Purim is an extraordinary festival in the Jewish calendar. It can be distinguished from all the other festivals by the character that it was granted in later generations, but mainly by its most primary source - Megillat Esther itself.
Artists and designers in the United States and Israel are broadening and updating the ways in which we pay tribute to Judah Maccabee through the emblematic menorah, commemorating the miraculous endurance of the fabled lighting oil and the resilience that keeps Judaism’s fire lit, so to speak.
My 4-year-old son is obsessed with superheroes, dressing up at every opportunity as the superhero du jour to do battle with the bad guys lurking around the corner. (My 2-year-old daughter is just as enthusiastic, but at her age all she can really muster is a “meanie” face.)
Chanukah has come and gone, and Jewish parents everywhere can breathe a sigh of relief. It’s comforting to know that 5772/2011 will likely be the last year that we have to tell our kids the story of the Maccabees without the help of Mel Gibson. Last September, in an announcement that honored its four founding siblings — Hirsch, Aaron, Jacob and Szmul Wonskolaser — Warner Bros. proclaimed that it would finance Gibson’s next project: “The Judah Maccabee Story”! Gibson, who famously quipped (during a 2006 DUI incident), “The Jews are responsible for all the wars in the world,” apparently less-famously followed that with, “and I want to make movies out of all of them.”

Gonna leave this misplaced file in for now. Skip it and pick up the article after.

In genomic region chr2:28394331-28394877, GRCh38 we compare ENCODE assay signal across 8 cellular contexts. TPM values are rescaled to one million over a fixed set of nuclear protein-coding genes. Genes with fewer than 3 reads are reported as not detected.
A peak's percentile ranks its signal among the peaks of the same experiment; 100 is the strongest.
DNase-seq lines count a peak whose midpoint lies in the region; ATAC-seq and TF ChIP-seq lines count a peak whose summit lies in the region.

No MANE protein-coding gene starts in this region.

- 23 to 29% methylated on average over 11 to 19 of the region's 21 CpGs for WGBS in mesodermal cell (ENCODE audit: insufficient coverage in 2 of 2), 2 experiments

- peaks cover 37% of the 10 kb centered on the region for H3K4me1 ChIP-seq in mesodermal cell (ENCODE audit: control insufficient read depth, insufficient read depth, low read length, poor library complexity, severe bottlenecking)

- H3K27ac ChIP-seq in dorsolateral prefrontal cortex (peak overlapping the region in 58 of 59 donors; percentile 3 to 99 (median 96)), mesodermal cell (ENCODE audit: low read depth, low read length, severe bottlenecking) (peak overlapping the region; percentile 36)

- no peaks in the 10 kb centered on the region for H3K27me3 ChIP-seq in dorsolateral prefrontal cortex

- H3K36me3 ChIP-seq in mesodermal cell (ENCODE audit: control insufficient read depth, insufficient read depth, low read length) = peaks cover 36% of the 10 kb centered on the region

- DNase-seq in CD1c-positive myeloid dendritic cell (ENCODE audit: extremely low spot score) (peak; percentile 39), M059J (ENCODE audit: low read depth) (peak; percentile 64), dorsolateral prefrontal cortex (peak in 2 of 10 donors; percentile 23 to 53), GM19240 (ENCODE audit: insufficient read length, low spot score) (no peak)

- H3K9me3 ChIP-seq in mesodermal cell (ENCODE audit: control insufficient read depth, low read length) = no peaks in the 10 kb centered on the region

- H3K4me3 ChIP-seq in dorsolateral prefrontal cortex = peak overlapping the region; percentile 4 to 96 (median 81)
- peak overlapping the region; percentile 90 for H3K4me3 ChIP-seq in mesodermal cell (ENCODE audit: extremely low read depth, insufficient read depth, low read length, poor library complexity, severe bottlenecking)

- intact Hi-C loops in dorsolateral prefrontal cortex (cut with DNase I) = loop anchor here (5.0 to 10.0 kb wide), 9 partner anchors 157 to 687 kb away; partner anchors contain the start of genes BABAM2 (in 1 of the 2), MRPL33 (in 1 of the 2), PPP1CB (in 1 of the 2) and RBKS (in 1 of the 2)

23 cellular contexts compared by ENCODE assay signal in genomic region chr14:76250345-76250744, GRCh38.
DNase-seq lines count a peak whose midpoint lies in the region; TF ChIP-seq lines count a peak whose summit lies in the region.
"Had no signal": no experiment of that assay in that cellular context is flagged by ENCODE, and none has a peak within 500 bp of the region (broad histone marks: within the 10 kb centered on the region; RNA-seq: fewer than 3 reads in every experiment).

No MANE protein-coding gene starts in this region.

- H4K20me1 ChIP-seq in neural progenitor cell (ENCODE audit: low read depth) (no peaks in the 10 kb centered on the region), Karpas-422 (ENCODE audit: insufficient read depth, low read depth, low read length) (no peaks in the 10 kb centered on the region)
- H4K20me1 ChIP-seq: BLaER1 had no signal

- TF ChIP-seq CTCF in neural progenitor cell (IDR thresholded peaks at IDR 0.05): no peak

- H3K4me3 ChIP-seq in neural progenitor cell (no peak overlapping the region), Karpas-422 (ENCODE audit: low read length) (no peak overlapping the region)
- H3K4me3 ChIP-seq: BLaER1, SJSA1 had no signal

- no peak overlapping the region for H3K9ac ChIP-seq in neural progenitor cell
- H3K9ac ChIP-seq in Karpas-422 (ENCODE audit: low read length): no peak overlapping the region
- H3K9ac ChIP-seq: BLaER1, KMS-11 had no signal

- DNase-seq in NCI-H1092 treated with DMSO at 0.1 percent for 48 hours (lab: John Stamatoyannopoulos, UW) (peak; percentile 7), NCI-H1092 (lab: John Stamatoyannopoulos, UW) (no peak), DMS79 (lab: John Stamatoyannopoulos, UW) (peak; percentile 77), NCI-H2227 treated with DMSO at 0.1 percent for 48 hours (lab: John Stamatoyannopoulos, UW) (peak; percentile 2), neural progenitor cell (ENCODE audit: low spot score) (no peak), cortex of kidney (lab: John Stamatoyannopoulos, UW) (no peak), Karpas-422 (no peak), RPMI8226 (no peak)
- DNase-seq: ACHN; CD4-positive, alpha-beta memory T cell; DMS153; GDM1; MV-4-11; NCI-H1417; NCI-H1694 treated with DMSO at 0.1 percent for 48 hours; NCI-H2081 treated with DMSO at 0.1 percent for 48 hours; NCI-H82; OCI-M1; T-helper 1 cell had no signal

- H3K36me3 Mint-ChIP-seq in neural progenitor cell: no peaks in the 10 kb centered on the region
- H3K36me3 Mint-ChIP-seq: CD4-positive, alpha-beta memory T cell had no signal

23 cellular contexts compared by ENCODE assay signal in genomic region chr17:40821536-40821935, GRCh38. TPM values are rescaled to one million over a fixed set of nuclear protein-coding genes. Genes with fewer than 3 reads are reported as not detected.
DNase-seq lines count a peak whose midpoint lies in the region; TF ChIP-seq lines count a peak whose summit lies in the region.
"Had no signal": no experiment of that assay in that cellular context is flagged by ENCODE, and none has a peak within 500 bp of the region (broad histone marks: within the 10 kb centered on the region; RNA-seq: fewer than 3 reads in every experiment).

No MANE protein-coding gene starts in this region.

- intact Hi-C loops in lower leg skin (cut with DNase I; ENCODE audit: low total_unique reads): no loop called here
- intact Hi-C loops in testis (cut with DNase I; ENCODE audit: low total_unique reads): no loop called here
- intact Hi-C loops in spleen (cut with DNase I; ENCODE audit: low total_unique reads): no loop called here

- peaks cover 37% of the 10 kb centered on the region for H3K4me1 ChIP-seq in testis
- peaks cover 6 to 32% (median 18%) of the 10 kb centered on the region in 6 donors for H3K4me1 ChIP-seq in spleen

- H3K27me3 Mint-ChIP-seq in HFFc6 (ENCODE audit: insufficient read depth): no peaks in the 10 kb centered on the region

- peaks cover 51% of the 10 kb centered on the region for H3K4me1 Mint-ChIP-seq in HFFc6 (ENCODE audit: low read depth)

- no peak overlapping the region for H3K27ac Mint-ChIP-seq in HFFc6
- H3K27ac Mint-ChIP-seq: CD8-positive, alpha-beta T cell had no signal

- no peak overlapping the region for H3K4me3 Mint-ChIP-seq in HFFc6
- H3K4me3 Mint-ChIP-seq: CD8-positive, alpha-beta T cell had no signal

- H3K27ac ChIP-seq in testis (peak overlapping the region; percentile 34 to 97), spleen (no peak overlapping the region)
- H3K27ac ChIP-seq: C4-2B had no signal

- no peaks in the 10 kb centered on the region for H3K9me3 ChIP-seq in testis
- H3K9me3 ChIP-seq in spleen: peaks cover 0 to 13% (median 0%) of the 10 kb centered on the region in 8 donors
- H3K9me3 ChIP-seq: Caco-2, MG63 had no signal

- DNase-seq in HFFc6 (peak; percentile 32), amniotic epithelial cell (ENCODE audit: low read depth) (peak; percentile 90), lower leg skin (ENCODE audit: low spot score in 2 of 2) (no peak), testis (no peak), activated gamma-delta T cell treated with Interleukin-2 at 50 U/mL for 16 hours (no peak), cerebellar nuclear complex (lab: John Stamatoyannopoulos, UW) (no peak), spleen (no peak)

The Anti-Defamation League (ADL) criticized Mel Gibson following news that he is planning to make a film based on the life of Judah Maccabee.